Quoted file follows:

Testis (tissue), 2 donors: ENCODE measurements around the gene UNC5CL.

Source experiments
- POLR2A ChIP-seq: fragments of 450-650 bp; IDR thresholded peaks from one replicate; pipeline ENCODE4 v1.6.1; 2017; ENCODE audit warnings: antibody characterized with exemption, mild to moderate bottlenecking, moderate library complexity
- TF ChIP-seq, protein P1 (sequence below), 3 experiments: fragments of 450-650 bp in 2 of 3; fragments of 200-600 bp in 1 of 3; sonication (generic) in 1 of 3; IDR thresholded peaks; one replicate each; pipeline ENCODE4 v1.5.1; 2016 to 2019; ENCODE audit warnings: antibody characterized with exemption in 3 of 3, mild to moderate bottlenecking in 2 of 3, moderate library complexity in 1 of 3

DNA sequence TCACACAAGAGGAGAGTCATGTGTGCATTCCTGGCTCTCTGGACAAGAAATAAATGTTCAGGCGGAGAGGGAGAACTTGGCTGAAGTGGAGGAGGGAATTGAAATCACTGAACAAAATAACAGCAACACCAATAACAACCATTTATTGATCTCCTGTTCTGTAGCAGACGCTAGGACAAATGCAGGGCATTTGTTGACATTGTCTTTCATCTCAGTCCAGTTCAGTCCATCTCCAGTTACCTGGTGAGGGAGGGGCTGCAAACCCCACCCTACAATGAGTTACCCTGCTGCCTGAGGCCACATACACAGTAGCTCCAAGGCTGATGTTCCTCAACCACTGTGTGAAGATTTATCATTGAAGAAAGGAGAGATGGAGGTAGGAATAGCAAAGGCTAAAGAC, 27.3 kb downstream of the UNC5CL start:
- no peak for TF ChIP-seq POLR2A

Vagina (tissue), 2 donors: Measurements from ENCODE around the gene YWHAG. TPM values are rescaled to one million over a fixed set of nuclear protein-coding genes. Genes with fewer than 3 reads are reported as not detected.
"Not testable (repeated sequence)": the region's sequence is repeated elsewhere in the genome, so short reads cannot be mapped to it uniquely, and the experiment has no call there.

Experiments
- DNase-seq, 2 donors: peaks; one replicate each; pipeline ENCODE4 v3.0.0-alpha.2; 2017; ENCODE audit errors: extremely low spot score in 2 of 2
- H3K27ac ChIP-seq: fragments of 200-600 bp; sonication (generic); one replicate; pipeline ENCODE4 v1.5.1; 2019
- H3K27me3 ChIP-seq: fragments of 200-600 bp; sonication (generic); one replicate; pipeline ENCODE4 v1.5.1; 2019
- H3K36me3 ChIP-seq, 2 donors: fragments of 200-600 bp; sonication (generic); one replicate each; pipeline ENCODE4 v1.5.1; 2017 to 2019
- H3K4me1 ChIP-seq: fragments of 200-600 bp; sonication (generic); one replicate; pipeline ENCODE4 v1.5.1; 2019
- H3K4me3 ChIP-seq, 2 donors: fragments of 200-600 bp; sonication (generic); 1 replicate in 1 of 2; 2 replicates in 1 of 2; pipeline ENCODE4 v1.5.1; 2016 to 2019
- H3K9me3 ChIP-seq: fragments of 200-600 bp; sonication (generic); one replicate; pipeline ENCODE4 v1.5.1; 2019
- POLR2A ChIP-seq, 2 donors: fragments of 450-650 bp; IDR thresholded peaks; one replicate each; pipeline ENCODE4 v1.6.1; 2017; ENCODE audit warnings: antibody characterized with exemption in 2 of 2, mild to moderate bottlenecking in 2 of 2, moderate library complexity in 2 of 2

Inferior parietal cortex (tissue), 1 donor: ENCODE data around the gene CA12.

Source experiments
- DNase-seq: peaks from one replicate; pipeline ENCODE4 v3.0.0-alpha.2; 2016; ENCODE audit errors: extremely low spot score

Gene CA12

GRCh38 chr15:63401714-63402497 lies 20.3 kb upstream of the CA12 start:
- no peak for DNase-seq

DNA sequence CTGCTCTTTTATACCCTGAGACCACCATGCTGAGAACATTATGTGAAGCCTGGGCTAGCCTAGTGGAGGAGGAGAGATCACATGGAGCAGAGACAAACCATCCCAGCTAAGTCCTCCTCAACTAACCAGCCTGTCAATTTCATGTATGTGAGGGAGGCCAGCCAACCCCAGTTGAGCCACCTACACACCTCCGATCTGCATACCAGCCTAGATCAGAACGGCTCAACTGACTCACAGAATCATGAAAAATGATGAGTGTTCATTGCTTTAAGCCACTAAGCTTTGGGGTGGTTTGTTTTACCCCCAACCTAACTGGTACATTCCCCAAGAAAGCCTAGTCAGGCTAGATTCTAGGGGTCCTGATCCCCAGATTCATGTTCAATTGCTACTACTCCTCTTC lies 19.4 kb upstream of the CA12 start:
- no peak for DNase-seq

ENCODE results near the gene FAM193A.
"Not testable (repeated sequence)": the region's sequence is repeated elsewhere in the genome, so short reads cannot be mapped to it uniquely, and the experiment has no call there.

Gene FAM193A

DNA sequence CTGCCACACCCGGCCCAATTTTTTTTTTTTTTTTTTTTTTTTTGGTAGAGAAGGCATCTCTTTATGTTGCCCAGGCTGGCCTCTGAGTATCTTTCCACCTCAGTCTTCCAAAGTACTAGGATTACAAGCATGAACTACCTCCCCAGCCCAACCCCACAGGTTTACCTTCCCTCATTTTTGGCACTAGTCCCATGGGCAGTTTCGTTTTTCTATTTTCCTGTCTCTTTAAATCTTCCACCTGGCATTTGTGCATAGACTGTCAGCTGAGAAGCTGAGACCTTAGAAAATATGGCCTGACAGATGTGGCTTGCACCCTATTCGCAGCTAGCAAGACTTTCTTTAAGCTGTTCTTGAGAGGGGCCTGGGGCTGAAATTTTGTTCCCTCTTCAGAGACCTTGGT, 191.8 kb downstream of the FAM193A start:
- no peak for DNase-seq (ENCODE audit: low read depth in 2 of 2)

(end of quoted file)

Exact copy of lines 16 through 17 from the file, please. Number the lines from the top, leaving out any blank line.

- H3K9me3 ChIP-seq: fragments of 200-600 bp; sonication (generic); one replicate; pipeline ENCODE4 v1.5.1; 2019
- POLR2A ChIP-seq, 2 donors: fragments of 450-650 bp; IDR thresholded peaks; one replicate each; pipeline ENCODE4 v1.6.1; 2017; ENCODE audit warnings: antibody characterized with exemption in 2 of 2, mild to moderate bottlenecking in 2 of 2, moderate library complexity in 2 of 2